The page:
Shelley Costa is our guest today on WWK. I’ve known Shelley for four years now when she and several other Cleveland mystery writers formed a group to discuss mysteries over a meal at a restaurant. I was one of those at that first meeting. Eventually, we formed NEO Sinc, a chapter of Sisters in Crime. Shelley’s first book in a new mystery series, You Cannoli Die Once published by Simon and Schuster, is up for an Agatha for best first novel this year.
Tell us a little about yourself and what led you to writing.
My nature led me to write from the time I could put a pencil to paper and string words together – age five; first story, “Nancy Ann the Duck.” First mystery; The Return of the Doctor” came at age 10, and I went through many, many years of writing literary fiction. But, even despite graduate work in literature, I have always been most stirred by, most drawn to mystery. So I turned to writing it exclusively. There I can explore those delicious circumstances that lead to terrible crimes. Aside from my work, I’ve got a husband and three grown daughters – all of whom leave the mystery writing to me.
On your website you write what you look for in mysteries you like to read and what you include in your writing. Give us the three elements that are important to you.
a. Closely written characters. I like to read mystery writers who keep peeling the onion on human nature. And I need to care about the sleuth.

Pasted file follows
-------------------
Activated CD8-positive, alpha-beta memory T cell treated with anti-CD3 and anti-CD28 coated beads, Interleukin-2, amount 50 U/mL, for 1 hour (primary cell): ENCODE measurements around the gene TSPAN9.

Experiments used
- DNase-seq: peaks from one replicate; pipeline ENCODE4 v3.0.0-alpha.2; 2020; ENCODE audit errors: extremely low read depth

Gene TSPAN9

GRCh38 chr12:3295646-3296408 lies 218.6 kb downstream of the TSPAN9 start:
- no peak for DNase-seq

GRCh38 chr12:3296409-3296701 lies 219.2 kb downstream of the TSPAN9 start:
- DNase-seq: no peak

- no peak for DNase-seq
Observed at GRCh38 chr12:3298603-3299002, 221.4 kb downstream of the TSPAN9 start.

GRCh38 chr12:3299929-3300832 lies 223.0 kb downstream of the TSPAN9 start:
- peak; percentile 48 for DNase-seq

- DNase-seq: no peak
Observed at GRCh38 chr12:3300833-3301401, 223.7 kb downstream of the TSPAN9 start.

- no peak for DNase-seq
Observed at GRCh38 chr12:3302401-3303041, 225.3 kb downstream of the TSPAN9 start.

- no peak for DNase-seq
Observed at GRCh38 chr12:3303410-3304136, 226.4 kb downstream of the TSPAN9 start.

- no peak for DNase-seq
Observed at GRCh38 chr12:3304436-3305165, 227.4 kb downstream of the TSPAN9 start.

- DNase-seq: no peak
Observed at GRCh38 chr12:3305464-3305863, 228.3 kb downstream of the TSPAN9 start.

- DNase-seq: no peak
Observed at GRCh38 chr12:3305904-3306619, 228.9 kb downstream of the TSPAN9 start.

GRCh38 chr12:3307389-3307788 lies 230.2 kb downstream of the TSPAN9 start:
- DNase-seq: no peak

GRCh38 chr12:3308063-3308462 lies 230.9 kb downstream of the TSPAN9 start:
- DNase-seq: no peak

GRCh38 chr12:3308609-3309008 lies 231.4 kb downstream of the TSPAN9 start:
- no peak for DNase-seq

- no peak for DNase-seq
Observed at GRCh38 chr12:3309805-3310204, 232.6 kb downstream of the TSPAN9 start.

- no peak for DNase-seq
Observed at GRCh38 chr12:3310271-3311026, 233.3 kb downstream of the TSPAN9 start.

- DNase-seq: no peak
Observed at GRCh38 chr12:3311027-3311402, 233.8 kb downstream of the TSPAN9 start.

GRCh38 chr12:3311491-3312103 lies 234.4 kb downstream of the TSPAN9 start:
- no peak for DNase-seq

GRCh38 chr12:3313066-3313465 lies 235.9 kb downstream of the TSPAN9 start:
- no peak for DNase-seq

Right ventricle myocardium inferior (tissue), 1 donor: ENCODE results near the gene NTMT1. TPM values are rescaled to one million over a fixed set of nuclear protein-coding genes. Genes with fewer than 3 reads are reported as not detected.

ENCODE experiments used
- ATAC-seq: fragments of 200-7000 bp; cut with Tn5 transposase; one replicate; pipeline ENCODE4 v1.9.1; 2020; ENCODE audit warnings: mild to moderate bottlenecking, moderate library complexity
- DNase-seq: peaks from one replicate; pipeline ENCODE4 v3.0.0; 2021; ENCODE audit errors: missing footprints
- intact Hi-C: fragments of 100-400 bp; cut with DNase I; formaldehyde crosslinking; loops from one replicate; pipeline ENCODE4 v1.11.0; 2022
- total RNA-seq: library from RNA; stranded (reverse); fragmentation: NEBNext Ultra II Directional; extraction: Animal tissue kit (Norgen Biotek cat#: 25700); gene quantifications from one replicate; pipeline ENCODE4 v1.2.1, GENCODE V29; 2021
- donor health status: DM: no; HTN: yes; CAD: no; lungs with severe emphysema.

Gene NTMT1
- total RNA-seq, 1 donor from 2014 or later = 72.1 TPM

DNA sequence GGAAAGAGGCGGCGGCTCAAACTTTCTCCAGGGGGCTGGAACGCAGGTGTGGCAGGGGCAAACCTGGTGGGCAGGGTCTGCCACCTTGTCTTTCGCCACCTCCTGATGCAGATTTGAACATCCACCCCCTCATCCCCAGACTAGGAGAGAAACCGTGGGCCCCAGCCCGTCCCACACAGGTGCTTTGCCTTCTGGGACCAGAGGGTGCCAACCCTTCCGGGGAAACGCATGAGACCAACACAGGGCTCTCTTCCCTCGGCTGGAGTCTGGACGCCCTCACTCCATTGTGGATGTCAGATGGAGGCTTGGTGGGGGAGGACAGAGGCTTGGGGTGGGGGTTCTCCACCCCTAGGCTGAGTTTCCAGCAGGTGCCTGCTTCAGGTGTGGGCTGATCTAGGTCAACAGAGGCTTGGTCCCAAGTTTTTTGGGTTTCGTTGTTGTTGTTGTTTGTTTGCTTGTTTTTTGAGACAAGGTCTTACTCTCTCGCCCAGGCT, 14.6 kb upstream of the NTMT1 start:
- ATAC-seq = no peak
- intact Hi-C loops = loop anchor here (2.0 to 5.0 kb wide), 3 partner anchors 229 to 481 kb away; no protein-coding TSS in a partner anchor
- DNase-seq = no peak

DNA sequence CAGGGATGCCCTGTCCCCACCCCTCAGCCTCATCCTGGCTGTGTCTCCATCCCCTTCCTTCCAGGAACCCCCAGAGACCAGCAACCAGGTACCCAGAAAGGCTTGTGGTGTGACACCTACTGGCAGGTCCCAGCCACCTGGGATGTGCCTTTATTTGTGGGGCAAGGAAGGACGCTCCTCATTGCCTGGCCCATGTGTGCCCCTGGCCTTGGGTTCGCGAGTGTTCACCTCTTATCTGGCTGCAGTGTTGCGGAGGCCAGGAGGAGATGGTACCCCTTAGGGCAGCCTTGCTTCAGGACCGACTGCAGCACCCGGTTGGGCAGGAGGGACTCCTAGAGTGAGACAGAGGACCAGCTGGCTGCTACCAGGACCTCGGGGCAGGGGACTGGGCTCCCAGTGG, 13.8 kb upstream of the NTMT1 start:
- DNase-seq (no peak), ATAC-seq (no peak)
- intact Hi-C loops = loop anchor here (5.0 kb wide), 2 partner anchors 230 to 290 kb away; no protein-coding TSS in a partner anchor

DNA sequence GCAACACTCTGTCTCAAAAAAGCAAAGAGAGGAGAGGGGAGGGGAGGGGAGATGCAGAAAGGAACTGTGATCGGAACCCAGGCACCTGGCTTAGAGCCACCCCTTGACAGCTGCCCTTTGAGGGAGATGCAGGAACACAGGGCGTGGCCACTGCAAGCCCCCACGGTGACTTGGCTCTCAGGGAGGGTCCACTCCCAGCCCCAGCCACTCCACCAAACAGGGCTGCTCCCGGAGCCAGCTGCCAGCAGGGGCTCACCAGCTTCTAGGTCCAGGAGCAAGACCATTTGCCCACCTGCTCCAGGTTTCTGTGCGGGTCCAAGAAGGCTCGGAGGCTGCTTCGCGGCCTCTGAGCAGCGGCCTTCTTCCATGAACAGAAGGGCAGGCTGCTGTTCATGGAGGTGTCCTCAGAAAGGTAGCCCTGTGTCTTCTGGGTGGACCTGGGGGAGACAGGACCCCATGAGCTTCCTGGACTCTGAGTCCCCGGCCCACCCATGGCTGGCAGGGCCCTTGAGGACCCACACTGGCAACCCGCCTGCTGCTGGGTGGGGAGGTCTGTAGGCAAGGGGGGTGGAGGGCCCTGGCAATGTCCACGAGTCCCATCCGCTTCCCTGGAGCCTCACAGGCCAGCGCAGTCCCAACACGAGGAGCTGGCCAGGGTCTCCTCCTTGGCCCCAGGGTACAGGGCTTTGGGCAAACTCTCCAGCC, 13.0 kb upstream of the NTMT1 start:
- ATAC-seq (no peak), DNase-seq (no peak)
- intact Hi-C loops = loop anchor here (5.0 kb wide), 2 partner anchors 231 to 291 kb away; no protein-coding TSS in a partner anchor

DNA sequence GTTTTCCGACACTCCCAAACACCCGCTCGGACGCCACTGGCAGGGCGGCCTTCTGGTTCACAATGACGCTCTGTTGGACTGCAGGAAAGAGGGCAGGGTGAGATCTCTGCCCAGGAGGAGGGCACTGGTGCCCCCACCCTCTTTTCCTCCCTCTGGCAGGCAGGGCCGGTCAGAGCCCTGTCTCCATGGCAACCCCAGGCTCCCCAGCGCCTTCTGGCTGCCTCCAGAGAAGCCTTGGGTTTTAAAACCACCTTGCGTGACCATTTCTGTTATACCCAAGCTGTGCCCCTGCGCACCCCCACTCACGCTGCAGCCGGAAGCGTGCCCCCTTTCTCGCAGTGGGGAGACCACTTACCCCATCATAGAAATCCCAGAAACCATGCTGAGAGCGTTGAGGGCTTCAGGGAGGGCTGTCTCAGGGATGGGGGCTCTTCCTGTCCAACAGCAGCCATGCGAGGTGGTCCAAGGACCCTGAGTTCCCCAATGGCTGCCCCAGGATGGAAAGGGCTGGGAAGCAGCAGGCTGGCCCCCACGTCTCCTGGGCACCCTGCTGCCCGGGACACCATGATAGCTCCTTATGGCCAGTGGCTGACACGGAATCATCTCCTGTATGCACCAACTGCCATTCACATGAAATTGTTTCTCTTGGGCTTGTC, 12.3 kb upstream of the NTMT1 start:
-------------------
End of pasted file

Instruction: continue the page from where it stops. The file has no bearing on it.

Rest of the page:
b. A believable plot where Things Matter. I don’t care for thrillers where fancy weapons resolve everything or where heroics seem preposterous.
c. Gorgeous prose. A beautiful voice. Humor.
I thoroughly enjoyed You Cannoli Die Once and the characters. Give us a book cover blurb of what the book is about.
Thanks, Gloria! You Cannoli Die Once features Eve Angelotta, head chef at her family-owned Italian restaurant – strictly northern Italian cuisine! – outside Philadelphia. Eve knows how to handle her seventy-six year old nonna (Italian for grandmother), Maria Pia, the colorful and demanding matriarch who owns the place. But when Maria Pia’s boyfriend is found in the restaurant kitchen, bludgeoned by a marble mortar, it isn’t long before the police arrest Eve’s nonna for the crime. At which point the entire staff of the restaurant get busy with something other than veal: to free Maria Pia, they try every trick in the cookbook to unravel a tangle of lies and expose a killer.
How or why did you choose and Italian restaurant in a small Pennsylvania town for your setting?
I grew up in New Jersey and remember visiting a charming old town north of Philadelphia by forty minutes called New Hope. It boasts lovely shops and good restaurants. I knew I wanted to give my fictional town some proximity to an interesting city, but it also needed to be in a part of the world I understood easily –hence, “Quaker Hills,” my writerly spin on New Hope.
I love your characters – many of them quite quirky – but I’m most interested in the grandmother, Maria Pia Angelotta. Is she based on someone you know?
Not at all! She resembles Anne Bancroft, whose looks I’ve always loved, and she’s got my beloved Aunt Gem’s red satin kimono. Beyond that, she’s a product of my imagination.
You have written many short stories over the years; four of which were published in Alfred Hitchcock. You also wrote a series of stories, one of which Black Heart and Cabin Girl was nominated for an Edgar. This story is in an anthology now. What is the title and theme of the anthology and where can we find it?